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Shrimp fideos with red bell pepper and edamame

Fideos are thin toasted noodles used in Spanish soups and stews. Add some shrimp, edamame, and a red pepper to make a simple, tasty dinner. 

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Peel and devein the shrimp. If you wish to use the shells to flavor your stock (recommended – they add a nice extra to the finished dish), heat a tablespoon of olive oil in a medium saucepan. Add the shrimp shells, toss to coat with oil and cook, stirring occasionally, for two to three minutes. Add chicken stock and 1 cup water. Bring to a boil over medium-high heat; reduce heat and simmer, stirring occasionally, for 6 or 7 minutes. Remove from heat and let cool slightly; then pour through a fine mesh strainer into a large measuring cup, pressing gently on the shells with the back of a spoon to release more liquid. Add enough water to bring liquid back to 2 cups (I added about 1/2 cup to replace what had cooked away). Set aside. You can do this as you prep your vegetables or a little before.

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Blue Kitchen

Terry Boyd is the author of Blue Kitchen, a Chicago-based food blog for home cooks. His simple, eclectic cooking focuses on fresh ingredients, big flavors and a cheerful willingness to borrow ideas and techniques from all over the world. A frequent contributor to the Chicago Sun-Times, his recipes have also appeared on the Bon Appétit and Saveur websites.

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Cook the dish. Heat 2 tablespoons of oil in a large nonstick sauté pan or deep skillet over medium flame. Season shrimp with salt and pepper and quickly sauté, about two minutes per side. Don’t worry if they haven’t cooked completely through – you’ll finish them later with the pasta. Transfer to a bowl and set aside.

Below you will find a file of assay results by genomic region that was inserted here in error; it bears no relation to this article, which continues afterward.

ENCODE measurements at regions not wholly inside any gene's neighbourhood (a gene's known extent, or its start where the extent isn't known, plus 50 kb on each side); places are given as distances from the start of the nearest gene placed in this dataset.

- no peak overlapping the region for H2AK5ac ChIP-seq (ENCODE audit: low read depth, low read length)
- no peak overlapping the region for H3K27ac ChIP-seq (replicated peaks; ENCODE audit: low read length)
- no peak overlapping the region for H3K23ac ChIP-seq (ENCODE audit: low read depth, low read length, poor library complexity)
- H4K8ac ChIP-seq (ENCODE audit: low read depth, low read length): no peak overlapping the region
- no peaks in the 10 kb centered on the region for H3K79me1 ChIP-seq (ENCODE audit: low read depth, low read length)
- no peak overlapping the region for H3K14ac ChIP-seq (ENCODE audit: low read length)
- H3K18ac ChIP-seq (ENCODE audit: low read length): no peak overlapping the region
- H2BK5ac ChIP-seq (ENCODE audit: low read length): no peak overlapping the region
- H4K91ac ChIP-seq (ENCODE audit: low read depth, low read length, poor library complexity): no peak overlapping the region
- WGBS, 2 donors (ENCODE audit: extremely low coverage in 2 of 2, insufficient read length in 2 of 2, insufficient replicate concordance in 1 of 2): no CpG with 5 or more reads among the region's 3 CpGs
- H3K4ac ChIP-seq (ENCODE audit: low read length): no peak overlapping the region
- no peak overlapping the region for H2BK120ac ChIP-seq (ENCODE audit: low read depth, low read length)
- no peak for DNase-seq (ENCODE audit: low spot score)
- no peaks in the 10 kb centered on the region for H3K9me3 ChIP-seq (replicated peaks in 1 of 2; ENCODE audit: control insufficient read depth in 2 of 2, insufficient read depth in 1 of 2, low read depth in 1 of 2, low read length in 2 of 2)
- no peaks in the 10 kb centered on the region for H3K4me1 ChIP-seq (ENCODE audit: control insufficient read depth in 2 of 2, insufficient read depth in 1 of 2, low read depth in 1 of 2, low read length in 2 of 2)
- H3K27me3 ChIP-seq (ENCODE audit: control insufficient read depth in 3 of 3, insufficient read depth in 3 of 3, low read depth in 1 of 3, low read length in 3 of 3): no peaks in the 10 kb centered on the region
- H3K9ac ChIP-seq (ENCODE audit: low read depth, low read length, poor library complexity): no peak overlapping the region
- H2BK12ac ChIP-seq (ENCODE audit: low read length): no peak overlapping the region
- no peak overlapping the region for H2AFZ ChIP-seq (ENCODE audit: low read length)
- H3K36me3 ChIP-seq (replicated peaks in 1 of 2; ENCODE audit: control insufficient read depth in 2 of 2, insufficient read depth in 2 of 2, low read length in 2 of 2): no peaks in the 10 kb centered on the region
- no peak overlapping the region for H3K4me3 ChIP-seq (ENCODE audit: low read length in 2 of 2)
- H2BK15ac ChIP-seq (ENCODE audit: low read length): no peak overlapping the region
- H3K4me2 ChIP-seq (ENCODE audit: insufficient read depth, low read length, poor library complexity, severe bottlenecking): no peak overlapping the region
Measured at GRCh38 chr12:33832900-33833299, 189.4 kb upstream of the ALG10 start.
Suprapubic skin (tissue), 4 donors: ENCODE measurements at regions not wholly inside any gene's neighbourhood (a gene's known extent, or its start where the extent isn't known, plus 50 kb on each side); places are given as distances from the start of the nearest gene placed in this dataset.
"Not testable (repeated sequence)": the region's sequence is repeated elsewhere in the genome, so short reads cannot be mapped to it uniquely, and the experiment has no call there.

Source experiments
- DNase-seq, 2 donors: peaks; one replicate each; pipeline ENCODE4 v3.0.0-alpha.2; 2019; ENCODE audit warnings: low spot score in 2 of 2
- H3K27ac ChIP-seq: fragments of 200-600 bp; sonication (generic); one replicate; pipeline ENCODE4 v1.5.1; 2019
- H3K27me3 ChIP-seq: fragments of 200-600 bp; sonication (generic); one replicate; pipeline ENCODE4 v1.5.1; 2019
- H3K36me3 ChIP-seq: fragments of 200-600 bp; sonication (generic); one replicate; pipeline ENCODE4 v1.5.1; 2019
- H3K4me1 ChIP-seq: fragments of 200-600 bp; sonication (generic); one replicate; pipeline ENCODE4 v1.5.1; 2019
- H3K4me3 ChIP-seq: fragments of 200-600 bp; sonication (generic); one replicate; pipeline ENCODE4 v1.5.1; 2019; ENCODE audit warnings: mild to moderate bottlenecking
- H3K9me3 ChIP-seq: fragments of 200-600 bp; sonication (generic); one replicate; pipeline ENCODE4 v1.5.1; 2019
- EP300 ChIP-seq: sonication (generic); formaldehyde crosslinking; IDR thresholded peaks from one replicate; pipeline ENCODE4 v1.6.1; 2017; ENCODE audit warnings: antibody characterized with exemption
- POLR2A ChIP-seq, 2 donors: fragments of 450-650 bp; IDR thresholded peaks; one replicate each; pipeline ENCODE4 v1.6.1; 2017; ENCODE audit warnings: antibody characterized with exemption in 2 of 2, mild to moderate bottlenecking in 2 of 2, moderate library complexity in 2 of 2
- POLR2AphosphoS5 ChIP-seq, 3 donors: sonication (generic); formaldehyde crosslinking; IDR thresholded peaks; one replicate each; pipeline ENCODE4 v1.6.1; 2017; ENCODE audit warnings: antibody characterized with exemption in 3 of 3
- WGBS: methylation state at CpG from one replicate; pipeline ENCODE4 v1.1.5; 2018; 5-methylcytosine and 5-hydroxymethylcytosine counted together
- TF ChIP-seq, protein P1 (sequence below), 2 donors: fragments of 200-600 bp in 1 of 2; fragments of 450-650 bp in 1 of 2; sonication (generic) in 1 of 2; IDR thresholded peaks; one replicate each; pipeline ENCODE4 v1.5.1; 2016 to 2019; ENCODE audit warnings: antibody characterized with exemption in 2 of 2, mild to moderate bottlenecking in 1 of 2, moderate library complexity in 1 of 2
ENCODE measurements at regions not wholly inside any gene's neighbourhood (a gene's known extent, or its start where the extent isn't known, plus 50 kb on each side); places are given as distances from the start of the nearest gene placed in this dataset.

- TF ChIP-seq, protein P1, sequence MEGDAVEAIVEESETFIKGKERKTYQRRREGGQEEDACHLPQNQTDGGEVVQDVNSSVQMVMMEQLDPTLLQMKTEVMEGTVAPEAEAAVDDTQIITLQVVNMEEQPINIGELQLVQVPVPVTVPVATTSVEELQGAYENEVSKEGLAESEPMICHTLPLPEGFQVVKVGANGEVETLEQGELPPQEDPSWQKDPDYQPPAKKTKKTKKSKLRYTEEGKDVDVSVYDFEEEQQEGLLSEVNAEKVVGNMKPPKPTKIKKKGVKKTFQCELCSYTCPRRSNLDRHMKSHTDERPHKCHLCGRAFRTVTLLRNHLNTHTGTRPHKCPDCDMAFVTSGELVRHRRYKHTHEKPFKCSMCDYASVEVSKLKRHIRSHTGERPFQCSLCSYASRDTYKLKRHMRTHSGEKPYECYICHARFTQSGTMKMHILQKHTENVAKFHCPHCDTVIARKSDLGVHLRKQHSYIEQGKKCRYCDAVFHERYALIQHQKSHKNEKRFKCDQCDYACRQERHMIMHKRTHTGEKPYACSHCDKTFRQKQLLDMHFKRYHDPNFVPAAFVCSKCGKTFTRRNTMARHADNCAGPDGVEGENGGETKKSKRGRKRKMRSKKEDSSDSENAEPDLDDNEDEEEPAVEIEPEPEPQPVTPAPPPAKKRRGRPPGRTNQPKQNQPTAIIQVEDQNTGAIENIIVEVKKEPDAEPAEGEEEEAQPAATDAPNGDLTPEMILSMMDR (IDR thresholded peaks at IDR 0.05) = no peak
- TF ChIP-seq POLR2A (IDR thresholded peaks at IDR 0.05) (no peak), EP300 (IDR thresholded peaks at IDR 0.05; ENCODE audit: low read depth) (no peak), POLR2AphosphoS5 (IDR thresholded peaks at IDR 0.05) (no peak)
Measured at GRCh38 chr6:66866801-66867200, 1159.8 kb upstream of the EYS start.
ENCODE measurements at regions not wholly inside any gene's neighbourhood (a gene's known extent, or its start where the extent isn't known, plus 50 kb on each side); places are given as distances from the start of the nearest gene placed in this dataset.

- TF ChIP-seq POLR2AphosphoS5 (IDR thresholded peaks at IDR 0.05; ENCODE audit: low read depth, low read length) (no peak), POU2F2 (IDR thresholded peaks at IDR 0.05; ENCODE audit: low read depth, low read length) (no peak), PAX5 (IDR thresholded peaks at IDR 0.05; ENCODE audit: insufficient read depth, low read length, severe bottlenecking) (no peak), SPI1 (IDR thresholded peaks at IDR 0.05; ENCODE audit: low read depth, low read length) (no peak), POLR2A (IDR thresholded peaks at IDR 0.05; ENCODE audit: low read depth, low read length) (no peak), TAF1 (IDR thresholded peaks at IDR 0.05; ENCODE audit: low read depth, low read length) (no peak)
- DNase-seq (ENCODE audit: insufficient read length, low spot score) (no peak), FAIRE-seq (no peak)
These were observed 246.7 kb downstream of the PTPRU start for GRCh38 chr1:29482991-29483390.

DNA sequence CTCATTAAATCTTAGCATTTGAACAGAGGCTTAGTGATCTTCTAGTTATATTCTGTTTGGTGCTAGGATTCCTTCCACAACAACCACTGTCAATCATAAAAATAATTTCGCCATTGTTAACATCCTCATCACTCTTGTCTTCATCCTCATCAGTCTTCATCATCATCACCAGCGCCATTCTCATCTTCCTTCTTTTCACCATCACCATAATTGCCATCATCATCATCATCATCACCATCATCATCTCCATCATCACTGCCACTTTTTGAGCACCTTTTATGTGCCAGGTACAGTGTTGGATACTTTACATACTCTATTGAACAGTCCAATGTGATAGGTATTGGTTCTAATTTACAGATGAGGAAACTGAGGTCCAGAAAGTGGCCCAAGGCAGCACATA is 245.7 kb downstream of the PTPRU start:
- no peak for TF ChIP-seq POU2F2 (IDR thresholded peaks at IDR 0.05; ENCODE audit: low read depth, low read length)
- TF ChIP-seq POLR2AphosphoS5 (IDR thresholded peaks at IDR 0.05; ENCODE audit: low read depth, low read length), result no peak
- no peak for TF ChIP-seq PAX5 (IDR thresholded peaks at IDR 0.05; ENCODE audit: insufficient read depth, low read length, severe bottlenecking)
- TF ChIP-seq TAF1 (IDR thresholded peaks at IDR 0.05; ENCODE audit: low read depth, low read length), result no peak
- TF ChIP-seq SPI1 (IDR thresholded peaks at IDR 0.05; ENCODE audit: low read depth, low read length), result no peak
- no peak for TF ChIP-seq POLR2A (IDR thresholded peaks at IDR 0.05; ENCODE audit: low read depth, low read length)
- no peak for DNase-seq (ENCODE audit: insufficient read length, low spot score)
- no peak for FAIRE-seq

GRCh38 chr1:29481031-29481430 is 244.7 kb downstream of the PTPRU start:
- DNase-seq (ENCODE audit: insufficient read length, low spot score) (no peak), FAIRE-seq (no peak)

Drizzle a little more oil in the pan and add the broken pasta. Carefully stir it to coat with oil and cook until nicely golden brown, stirring almost constantly, about 6 to 8 minutes. Watch closely – it can go from nothing to burnt quickly. Transfer to a large bowl with a spatula or other slotted tool.

Wipe skillet clean with paper towel. Add 2 more tablespoons of oil and sweat bell pepper and onion until softening, stirring frequently to avoid browning, 5 to 7 minutes (reduce heat if onion begins to brown). Season with a little salt and a generous grind of pepper. Stir in garlic and paprika and cook until fragrant, about 45 seconds. Add wine [or substitute] and cook until almost evaporated, scraping up any browned bits.

Reduce heat to medium-low and add pasta to pan along with 1/2 cup of broth. Cook, stirring, until broth is mostly absorbed into pasta. Add another 1/2 cup and repeat. Add the remaining cup of broth and continue cooking, stirring frequently to coat pasta. The pasta will seem to resist softening – alarmingly so as the broth level reduces. Don’t worry. At about 8 to 10 minutes in of total cooking time, it will start to relax. And even any errant strands that fail to totally soften won’t have that raw pasta taste, thanks to the toasting. Instead, they’ll have a nice, delicious crunch.

When pasta has cooked for about 6 or 8 minutes, stir in the edamame and nestle the shrimp into the pasta. (If you’re substituting peas, add them when you add the last of the broth to give them time to cook.) Stir occasionally and start tasting noodles at 10 minutes for doneness. Adjust seasonings and serve in shallow pasta bowls, arranging the shrimp on top. Top with freshly grated Parmesan, if desired, and serve.

Kitchen Notes

Serves how many? Here’s another place where recipes varied greatly. One claimed a pound of pasta made two servings. Um, no. With half that much pasta, this recipe served two of us well and made a more than generous leftover lunch. It would easily serve three as dinner.

Related post on Blue Kitchen: Talapia with miso and scallions

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The Christian Science Monitor has assembled a diverse group of food bloggers. Our guest bloggers are not employed or directed by The Monitor and the views expressed are the bloggers' own and they are responsible for the content of their blogs and their recipes. All readers are free to make ingredient substitutions to satisfy their dietary preferences, including not using wine (or substituting cooking wine) when a recipe calls for it. To contact us about a blogger, click here.


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